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. France Boosts Purchase Rates To Spur Renewable Energy

France's first offshore windfarm, a facility seven kilometres (four miles) from the small Channel resort of Veulettes-sur-Mer, is scheduled to start operations in 2008.
by Staff Writers
Paris (AFP) Jun 16, 2006
France on Thursday announced major increases in rates for energy from renewable sources that has to be purchased by the state-owned electricity provider, EDF. Since February 2000, Electricite de France has been required to buy power from operators of renewable sources at a price set by the government, under a programme aimed at boosting clean energy.

Energy from waste biomass (rotting refuse from which methane is captured) will see a rate increase of around 50 percent to 14 cents of a euro (17.64 US cents) per kilowatt-hour (kWh), junior industry minister Francois Loos said here.

Payment for geothermal (drawing on heat from the Earth's crust) will rise from 7.6 to 12 euro cents (9.5 to 15.2 US cents) per kWh and from 7.9 to 15 euro cents (9.95 to 18.9 US cents) per kWh, depending on whether the energy is used for electricity or electricity and heating combined.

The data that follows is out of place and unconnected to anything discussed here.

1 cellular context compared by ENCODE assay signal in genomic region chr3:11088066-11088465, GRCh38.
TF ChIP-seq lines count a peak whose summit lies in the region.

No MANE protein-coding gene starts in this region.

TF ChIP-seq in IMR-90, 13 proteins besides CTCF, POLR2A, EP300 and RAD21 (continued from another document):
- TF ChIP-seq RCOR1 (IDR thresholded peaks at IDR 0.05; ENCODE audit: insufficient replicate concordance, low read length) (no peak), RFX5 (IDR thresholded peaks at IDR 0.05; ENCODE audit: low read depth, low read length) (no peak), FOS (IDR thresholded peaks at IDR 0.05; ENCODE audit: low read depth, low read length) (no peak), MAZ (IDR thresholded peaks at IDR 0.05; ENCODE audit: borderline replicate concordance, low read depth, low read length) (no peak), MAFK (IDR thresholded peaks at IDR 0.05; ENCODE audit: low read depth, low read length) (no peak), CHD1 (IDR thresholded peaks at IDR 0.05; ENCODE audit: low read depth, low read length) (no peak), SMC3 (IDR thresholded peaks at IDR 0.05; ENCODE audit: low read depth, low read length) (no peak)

Loos added that a new tarif had been created for wind generated by offshore turbines, of 13 euro cents (16.4 US cents) per kWh.

The existing rate structure for land-based wind turbines is being reviewed, in order to give incentives to operators who invest in high-efficiency equipment and place generators in areas where winds are average, as the windiest sites in France are already being harvested, he said.

France's goal is to drive renewables' share of electricity generation from 14 percent as of today to 21 percent as of 2010.

Around three-quarters of the country's electricity comes from EDF's nuclear plants, under a vast programme launched in the 1970s after the first oil shock.

Among the projects being launched in the renewables sectors, two stand out for their size or ambition.

One is the France's first offshore windfarm, a facility seven kilometres (four miles) from the small Channel resort of Veulettes-sur-Mer, which is scheduled to start operations in 2008.

It will have a designed capacity of 300 million kWh per year, enough for a town of 150,000 people.

The other is a new-generation geothermal scheme at Soultz-sous-Forets, in the Bas-Rhin department in eastern France.

In Brussels, meanwhile, the European Parliament voted on Thursday to dedicate two-thirds of the European Union's non-nuclear energy research to renewable energy and efficiency, the European Wind Energy Association (EWEA) said in a press release.

The decision amounts to a major shift away from research into fossil fuels, it said.

If approved by EU ministers, non-nuclear energy research will total 2.4 billion euros (3.024 billion dollars) from 2007-2013. Two-thirds of this for renewables and energy efficency would equal about 226 million euros (284.75 million dollars) per annum, said EWEA.

Source: Agence France-Presse

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